If he doesn鈥檛 obey my voice command, I鈥檒l ask with the lead rope or reins or whatever it is, if he still stands there completely ignoring me, I give him a smack on the chest. No you aren鈥檛 going to hurt him, but he鈥檚 going to learn he can get away with stuff.
I do the: 鈥 ask, tell, demand. 鈥 thing.

even my trainer yesterday said,鈥漼know I think you just let him get away with a lot.鈥
And another example, city can move off my leg, he threw a fit yesterday and wouldn鈥檛 respond, the trainer was like 鈥渙h is he in charge now!?鈥 I was like 鈥渘o!鈥 So I added more leg, and then it was more like a 鈥淚鈥檓 telling you to do this, because when I asked kindly, you didn鈥檛 want too鈥 and then he got the motto and listened.

But the trainer saying I let him get away with stuff was shocking, because to me I didn鈥檛 let him get by with stuff, like biting for instance.. he gets smacked. Kicking purposely at me, he鈥檒l get a sharp 鈥淣O鈥 and a smack, but I guess there were times I really did let him get by with stuff without knowing.

remember you鈥檙e the one in charge, not him.. You!!

wake him up, it won鈥檛 hurt his feelings too bad. lolol.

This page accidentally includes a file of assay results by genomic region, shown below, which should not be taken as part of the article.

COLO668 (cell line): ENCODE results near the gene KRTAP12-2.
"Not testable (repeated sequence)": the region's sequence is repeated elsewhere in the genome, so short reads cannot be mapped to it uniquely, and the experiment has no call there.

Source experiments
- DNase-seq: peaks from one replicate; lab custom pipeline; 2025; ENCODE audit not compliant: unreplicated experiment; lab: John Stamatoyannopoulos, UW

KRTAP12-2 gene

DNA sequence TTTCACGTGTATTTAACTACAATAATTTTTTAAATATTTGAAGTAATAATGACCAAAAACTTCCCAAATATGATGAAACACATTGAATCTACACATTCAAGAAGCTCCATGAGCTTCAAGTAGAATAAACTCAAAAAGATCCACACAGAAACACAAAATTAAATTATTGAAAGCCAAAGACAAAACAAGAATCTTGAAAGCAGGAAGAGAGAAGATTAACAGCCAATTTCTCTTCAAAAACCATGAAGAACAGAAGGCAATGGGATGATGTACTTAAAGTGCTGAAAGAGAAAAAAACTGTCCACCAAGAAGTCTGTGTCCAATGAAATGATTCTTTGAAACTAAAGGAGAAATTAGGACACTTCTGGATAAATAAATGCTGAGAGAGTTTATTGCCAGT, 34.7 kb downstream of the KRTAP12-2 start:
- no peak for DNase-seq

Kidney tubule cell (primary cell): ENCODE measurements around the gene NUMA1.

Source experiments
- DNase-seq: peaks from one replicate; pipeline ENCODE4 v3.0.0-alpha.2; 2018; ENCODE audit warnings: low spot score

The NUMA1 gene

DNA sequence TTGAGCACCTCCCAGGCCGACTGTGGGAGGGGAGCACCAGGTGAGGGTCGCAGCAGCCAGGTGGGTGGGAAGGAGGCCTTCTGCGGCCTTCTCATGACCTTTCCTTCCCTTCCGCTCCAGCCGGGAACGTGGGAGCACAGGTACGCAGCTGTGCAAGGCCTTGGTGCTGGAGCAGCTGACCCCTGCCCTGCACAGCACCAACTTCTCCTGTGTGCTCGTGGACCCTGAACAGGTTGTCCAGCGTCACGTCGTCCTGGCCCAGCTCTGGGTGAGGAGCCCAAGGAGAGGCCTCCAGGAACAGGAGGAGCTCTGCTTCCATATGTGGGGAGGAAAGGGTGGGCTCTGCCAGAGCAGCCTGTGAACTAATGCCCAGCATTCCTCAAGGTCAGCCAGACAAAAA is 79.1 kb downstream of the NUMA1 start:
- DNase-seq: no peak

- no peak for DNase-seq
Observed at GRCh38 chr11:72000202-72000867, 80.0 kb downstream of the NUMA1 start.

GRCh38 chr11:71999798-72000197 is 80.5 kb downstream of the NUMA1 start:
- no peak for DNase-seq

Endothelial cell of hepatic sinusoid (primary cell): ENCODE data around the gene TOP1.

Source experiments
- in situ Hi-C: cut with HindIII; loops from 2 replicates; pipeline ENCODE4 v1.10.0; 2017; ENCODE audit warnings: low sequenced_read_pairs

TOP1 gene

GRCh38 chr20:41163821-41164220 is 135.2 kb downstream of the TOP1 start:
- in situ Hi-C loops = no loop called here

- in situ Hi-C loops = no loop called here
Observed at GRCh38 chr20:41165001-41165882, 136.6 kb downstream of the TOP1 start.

when horses are out fighting in the pasture to be in charge or show who the leader is, they ain鈥檛 gently poking each other, it鈥檚 a actual fight! They ain鈥檛 gentle. They ain鈥檛 worrying about hurting each other, they are rough and strong. Don鈥檛 worry about accidentally hurting him.


I鈥檓 so glad he鈥檚 gotten better for you, thats awesome! Especially an 18yr. You got it!

Following your journal though!
I hope things brighten up for you, you鈥檒l be in my prayers and I pray God will bless you. :giggle:
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You may not be on the wrong track in your thinking about Charlie being irritable because of pain. It might not be ulcers, but something else. Something I've noticed is that many Thoroughbreds are less likely to internalize problems, and they'll display outward behaviors instead. Biting especially; when my TB was not on a pain medication he tried to bite me constantly.